The Day the FBI Turned My Dream Room Into a Nightmare

Grocery bags filled our arms. We walked up the stairs of our beautiful rented home in the hills of Burbank and my mother’s overstuffed arms wrangled with the front door keys. I pushed the door open and stopped.
I couldn’t move. I couldn’t breathe. Mom, worrying that eggs would break, wondered in frustration why I wasn’t moving. Then we dropped to our knees, groceries banging and breaking and rolling. I started crying.

My bedroom was in perfect view of the front door, and as I peered in I couldn’t see anything that resembled my bedroom. It was destroyed.

I was 12 and my father would be dead in a few months from the last of several massive heart-attacks, but right now, things were fairly calm. This house was the one I was proud to show my upper-class Burbank friends. This house would be the house we lived in when my father died, and this house would be the one that my mother and I would pack up alone and move out of in broad day-light; a novelty for me.

My room looked like it came right out of a 1970s Sears Catalog. It was my dream room. I always wanted a big white canopy bed with matching furniture. Curtains, bedspreads, side table dressings all in the same big bright happy fabric. To me it meant a combination of high fashion and stability.

My mom always told me that the furniture I wanted wouldn’t fit in an apartment. She said it was too big and heavy to move, and we moved a lot. So when she let me order every single coordinated piece from the catalog page I had torn out months before and saved, I felt that maybe this would be the house we’d stay in for good.

I was very organized and neat. I wouldn’t leave for school until the bed was made, my parakeet’s cage was clean and my stacks of games and toys were organized and put away. I was so proud of that room and at this time in our lives. It felt like we had arrived.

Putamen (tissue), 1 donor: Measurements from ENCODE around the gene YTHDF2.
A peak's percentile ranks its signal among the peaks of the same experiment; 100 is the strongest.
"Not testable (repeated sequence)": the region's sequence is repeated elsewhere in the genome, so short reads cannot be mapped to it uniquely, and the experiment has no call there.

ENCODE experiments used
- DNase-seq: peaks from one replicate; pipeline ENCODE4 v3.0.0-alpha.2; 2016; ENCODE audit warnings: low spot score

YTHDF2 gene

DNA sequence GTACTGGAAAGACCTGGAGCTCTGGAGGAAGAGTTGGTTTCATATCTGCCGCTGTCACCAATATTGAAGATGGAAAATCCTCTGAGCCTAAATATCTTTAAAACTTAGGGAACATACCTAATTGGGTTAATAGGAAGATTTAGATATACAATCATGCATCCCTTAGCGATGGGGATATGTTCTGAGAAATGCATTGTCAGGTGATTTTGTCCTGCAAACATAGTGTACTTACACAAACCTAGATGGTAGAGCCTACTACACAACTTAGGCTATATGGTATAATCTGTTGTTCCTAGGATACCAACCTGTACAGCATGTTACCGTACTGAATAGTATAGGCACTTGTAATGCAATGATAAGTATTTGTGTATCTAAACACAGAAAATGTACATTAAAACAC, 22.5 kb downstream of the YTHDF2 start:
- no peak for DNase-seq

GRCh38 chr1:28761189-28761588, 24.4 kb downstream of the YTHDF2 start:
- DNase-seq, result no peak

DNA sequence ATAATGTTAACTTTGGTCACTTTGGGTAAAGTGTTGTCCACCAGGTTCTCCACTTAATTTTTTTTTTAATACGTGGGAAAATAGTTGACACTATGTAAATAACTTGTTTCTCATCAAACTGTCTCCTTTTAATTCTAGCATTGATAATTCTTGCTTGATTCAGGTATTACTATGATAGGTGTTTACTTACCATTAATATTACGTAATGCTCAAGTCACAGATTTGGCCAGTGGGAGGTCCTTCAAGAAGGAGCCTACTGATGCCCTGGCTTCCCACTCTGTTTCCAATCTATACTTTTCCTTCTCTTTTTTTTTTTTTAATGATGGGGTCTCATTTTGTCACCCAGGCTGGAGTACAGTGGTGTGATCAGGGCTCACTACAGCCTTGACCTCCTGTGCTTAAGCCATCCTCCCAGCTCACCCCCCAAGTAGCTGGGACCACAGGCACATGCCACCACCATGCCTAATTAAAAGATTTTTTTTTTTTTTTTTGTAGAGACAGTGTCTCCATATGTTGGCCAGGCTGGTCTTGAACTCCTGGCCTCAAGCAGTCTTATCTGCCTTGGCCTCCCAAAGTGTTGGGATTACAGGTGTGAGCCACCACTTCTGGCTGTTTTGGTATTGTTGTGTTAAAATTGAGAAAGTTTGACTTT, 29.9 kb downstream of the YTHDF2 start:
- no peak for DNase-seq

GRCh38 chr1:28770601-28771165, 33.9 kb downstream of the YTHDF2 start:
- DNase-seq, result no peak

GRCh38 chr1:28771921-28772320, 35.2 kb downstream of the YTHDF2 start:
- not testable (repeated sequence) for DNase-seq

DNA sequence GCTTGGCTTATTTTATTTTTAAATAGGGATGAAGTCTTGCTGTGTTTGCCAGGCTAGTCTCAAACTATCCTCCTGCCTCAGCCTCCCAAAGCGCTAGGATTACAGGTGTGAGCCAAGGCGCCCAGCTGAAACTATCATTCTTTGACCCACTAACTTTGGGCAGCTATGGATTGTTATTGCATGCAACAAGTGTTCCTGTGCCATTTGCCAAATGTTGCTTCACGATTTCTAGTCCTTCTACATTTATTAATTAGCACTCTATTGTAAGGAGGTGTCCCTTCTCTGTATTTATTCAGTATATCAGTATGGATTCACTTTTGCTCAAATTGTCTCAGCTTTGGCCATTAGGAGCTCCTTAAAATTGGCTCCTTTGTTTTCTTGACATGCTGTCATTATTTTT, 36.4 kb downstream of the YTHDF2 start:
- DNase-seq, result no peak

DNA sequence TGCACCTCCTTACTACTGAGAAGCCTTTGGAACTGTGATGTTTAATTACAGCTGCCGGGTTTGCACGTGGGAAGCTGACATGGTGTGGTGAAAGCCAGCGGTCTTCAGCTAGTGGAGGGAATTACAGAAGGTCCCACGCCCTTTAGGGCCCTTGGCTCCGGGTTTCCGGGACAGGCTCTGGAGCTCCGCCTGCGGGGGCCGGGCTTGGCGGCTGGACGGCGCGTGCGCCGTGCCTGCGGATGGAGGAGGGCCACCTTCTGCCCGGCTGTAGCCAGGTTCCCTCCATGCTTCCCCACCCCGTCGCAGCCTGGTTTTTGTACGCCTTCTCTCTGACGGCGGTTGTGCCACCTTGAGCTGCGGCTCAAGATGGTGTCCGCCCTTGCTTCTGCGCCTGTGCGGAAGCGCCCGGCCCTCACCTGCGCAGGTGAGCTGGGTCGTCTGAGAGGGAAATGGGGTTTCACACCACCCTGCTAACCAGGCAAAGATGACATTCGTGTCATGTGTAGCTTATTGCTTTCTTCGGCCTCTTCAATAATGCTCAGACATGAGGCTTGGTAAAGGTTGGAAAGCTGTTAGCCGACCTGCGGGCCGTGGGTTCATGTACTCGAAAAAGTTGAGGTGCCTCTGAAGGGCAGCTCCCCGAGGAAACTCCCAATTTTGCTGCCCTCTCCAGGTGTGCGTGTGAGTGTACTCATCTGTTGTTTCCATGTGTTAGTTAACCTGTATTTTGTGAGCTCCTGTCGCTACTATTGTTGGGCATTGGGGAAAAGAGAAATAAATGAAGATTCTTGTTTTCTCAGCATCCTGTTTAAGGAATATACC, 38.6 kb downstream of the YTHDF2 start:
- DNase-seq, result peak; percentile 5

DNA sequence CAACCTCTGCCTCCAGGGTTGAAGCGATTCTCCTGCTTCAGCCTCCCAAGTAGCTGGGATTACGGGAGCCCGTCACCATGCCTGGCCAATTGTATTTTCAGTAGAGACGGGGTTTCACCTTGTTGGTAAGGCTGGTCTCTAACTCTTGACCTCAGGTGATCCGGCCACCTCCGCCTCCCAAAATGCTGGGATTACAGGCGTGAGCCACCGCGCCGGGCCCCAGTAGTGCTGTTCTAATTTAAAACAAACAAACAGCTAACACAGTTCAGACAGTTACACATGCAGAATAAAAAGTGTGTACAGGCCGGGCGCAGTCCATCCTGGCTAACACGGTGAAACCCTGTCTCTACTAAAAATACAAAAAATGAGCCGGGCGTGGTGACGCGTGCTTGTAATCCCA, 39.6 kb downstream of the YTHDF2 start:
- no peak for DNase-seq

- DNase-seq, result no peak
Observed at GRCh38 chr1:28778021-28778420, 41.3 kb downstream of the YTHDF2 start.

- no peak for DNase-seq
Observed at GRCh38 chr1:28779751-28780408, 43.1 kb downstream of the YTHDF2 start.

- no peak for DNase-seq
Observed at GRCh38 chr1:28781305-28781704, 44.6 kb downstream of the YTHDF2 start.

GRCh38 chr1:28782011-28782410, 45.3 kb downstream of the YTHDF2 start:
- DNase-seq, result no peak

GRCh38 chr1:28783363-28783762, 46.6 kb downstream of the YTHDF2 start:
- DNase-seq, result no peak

The exact pattern in my room. I had it all.

But when we arrived this time, our beautiful home was in shambles.

I suppose the thought was, if my Dad were hiding something, maybe the girl’s room would be the place to hide it. So my room took the biggest hit. My canopy bed was broken in half, drawers were pulled out and broken. My mattresses and pillows were shredded by knives. Every board game box was busted open and every puzzle piece scattered. My bird cage was upside down with my bird, still alive, inside.

Why would anyone do this I cried? Why?

Every room was ransacked. Carpets ripped up. Cupboards, drawers, and shelves completely dumped. In the middle of it all we realized that everything of value was still there. Television sets, appliances, jewelry. Nothing was stolen. It was broken and dumped, but not stolen.

My mother tracked my father down and was in tears. I was just trying so hard to make sense of what I saw when I heard her say, “I don’t know. I didn’t think to look. Hold on.”

She ran to my dad’s den where he would sit evenings and read the racing form, watch a game, or more recently, work with recording devices and tapes.

“They’re gone,” she says. “Son of a bitch. Those bastards!” she yelled.

“What bastards? What’s gone?” I asked. But I was not getting any answers.

“Mom we have to call the police!” I begged.

“No. No we don’t,” she said.

One clap, two clap, three clap, forty?

By clapping more or less, you can signal to us which stories really stand out.